Most of us are taught that there is a certain way we are supposed to be when we stand up in front of a room to present our message or material. To be the perfect presenter, we have to know our material completely and deliver it with ubiquitous grace and style. We believe we must be taken seriously at all times, and thus do everything possible to avoid self-embarrassment or humiliation. Whatever question comes our way, there is, of course, a correct answer and we’d best have it right there on the tip of our tongue.

This image of perfection is an illusion. As we approach the podium with this illusion in mind, we unwittingly shut off our essence, our spontaneity, our wholeness, in short, our ability to be present in the moment. We shut off the life force that WAS flowing through us just moments before we left our seats to assume the role of presenter. And in so doing, we unwittingly sabotage our effectiveness.

As a presenter, how often have you felt this occur? A drain of your energy, a numbing of your knowing, an inability to think clearly about that which is your own expertise. And it all happens in an instant, from the moment you leave your chair to your arrival in front of the room.

We must break through this illusion in order to reclaim our power. For striving to be perfect – the illusory image – cuts off our essence. The truth is that an audience wants our authenticity and humanness – and how can you be authentic, and thus believable, if you aren’t fully there, backing what your mouth is attempting to say? We’ve all heard that ill-fated expression “talking head.” It really ought to be more aptly named “talking mind.”

So how do you break through this illusion of the perfect image once and for all? How can you walk up each time you present with your essence intact?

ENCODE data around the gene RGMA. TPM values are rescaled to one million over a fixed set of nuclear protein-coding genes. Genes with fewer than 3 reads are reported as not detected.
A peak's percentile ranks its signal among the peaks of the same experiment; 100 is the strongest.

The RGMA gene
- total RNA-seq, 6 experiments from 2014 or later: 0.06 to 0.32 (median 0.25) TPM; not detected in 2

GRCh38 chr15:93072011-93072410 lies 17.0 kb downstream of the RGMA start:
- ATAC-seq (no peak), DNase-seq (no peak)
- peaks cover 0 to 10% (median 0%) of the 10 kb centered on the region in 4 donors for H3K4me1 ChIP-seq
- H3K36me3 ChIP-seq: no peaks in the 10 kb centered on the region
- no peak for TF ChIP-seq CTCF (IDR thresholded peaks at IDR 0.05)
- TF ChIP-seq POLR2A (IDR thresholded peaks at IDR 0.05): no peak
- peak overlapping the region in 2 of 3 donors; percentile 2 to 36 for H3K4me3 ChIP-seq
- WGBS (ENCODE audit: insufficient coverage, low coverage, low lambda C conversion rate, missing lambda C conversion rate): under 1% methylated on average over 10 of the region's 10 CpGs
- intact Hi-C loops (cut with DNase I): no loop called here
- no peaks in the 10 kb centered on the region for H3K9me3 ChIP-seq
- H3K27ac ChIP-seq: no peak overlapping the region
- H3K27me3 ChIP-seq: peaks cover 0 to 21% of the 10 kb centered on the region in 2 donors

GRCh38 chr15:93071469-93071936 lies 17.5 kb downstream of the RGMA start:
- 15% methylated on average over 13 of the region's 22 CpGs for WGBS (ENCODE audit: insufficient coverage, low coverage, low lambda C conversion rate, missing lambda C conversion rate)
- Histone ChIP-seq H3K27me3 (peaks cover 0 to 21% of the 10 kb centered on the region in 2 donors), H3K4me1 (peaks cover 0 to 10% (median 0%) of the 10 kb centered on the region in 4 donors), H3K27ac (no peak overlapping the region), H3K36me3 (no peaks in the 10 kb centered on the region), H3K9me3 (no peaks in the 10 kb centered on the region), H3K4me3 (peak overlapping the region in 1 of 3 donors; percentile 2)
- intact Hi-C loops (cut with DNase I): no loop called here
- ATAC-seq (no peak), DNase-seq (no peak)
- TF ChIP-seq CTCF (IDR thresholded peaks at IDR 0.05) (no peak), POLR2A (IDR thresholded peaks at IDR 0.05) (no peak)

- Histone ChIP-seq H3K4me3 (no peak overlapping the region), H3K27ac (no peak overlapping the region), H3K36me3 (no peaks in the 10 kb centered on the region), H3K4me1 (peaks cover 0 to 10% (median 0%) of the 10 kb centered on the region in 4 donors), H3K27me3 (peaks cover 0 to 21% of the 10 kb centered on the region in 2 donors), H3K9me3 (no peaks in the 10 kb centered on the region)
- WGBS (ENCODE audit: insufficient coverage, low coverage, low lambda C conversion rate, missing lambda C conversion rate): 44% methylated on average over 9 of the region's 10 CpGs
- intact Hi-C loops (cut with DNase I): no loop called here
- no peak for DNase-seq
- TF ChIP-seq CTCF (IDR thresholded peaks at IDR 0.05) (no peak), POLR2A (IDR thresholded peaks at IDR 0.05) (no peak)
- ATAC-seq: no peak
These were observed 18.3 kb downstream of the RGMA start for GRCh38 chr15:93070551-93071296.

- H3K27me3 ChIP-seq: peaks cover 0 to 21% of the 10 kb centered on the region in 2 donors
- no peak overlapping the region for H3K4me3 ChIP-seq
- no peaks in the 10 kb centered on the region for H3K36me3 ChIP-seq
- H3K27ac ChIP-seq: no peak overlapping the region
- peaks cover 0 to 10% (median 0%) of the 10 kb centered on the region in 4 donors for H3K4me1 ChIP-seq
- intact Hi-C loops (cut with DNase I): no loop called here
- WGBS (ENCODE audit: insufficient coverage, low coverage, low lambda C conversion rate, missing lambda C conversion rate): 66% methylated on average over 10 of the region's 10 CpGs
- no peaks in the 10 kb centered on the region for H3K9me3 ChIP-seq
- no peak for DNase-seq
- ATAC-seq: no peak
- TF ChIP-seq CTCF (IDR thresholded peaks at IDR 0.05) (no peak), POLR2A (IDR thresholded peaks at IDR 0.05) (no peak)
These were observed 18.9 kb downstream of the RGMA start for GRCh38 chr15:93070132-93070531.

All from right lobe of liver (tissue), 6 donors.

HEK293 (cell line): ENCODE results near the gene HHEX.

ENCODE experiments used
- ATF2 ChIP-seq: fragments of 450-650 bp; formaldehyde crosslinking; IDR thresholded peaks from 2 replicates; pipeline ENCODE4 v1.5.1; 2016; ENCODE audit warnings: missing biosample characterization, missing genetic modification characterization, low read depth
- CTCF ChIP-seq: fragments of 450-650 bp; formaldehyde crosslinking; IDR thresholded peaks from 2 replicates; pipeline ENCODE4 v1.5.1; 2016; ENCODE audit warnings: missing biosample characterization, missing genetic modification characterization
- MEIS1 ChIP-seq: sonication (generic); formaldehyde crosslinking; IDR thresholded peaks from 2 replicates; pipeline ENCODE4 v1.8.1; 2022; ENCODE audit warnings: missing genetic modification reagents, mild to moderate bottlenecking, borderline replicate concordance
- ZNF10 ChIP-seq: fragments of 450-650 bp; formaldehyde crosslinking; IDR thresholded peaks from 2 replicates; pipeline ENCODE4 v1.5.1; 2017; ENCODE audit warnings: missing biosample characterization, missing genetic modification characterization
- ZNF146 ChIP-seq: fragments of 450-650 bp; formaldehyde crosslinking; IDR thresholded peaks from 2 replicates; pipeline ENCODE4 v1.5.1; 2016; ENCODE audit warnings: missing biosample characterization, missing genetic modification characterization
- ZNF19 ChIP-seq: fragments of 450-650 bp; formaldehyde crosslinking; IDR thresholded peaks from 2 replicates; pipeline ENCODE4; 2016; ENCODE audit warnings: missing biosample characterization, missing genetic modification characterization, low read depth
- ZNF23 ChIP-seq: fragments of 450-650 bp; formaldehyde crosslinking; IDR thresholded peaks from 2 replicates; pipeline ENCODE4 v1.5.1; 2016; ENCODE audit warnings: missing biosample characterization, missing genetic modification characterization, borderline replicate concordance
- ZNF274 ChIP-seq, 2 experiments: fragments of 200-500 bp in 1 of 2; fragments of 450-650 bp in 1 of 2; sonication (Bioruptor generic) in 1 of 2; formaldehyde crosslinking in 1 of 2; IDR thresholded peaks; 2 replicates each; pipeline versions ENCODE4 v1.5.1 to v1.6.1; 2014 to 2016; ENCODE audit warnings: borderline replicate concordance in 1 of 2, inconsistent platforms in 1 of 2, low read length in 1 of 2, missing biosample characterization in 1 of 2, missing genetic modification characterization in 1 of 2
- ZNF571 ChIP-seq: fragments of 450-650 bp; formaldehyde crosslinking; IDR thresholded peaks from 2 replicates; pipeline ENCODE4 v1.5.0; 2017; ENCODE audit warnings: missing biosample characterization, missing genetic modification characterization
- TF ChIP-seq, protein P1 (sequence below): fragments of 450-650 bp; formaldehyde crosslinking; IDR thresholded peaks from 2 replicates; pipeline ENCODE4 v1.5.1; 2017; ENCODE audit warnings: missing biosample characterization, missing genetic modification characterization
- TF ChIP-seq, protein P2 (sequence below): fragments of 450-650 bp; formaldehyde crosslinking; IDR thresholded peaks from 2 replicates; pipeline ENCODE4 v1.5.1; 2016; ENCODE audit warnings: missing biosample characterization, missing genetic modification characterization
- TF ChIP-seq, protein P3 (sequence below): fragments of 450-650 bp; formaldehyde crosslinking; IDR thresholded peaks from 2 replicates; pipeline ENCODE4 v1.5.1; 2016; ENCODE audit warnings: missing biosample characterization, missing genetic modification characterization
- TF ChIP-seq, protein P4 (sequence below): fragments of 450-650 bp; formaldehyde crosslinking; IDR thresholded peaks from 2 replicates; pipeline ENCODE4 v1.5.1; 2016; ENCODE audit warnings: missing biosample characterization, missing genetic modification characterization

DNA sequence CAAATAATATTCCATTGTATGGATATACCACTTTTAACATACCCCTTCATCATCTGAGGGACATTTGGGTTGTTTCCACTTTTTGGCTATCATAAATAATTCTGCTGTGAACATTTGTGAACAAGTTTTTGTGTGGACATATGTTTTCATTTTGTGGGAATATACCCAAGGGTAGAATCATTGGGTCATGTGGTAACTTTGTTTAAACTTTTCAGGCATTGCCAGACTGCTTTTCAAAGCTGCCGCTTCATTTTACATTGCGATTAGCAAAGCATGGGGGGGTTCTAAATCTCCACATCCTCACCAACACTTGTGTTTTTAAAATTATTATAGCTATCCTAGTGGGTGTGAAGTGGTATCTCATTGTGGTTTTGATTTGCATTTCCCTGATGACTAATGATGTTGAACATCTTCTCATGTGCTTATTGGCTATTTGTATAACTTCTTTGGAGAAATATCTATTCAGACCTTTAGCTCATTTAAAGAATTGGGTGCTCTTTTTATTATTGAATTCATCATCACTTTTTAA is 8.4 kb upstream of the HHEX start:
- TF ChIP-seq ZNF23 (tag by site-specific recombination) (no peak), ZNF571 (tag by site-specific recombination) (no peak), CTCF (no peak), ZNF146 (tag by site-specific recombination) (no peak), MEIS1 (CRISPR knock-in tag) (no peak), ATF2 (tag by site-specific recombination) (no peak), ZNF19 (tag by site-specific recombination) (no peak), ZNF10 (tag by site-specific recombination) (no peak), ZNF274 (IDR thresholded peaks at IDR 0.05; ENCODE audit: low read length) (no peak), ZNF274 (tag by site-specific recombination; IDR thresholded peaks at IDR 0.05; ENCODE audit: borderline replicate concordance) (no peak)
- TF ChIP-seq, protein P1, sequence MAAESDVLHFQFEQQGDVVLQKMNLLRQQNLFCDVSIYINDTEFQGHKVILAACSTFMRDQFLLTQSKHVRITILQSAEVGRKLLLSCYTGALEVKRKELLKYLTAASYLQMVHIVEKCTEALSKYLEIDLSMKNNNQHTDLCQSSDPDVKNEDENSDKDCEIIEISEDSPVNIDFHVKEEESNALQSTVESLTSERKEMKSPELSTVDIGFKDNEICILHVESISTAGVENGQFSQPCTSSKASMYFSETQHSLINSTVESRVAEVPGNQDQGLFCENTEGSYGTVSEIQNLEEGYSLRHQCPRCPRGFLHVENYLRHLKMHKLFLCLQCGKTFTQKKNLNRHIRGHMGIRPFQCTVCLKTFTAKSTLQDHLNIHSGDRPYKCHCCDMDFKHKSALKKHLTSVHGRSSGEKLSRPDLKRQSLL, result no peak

Try this on for size. Close your eyes and picture yourself standing in front of the presentation room, attempting to be “perfect”. Notice how stiff and serious you come across. You may notice you’re not breathing much, nor do your eyes connect with others . . . rather your eyes dart from point to point like a scared rabbit. Now, freeze frame this image, then shatter it, like a statue breaking into a thousand pieces.

Now, build a fresh image of yourself, full of life, animation, and open to connect with others in the room. Notice how engaged you are with your audience, intent to hear their thoughts as well as express your own. Picture yourself moving with intention and purpose, gestures clean and crisp. Your thoughts flow easily. Your eyes remain with one person for one thought, and you are breathing as normally as you would in day-to-day conversation. Your essence is present. As you hold this picture in your thoughts, notice how you feel now.

From now on, each time you even think about presenting, return to this “view finder”. Remind yourself, “I can be me. I can stay present no matter what happens up there.” Let this become your personal mantra as you approach the stage.

You HAVE to be you, you have to stay present, in order to be authentic and effective. Plus, you’ll have much more LIFE in your delivery, and certainly more fun! Always remember that it’s your passion and essence combined with your knowing which sells your message and attracts others to listen to you fully. None of us wants to watch a clone or a drone up there on stage! We want individuals, expressing their uniqueness and telling us what they know.

Essence not image. A new view, one that will bring ease to your effort in presenting. Now get up there and enjoy yourself! No more hesitation! You can trust what you do know. And while you’re at it, have some fun, flow and fulfillment at the same time!

Now the question is, will you? It’s time to be new, and by all means, be you.

Marie Moran
July, 2001

Author's Bio: 

Marie Moran is CEO and Founder of Impact International, a
California-based leadership and communication consulting firm. Since 1984, Marie has specialized in presentation skills training. Today, she brings a fresh approach that incorporates life balance principles and Lifeblood Expression into her work. For more information you can visit Impact on the web at or email Marie Moran at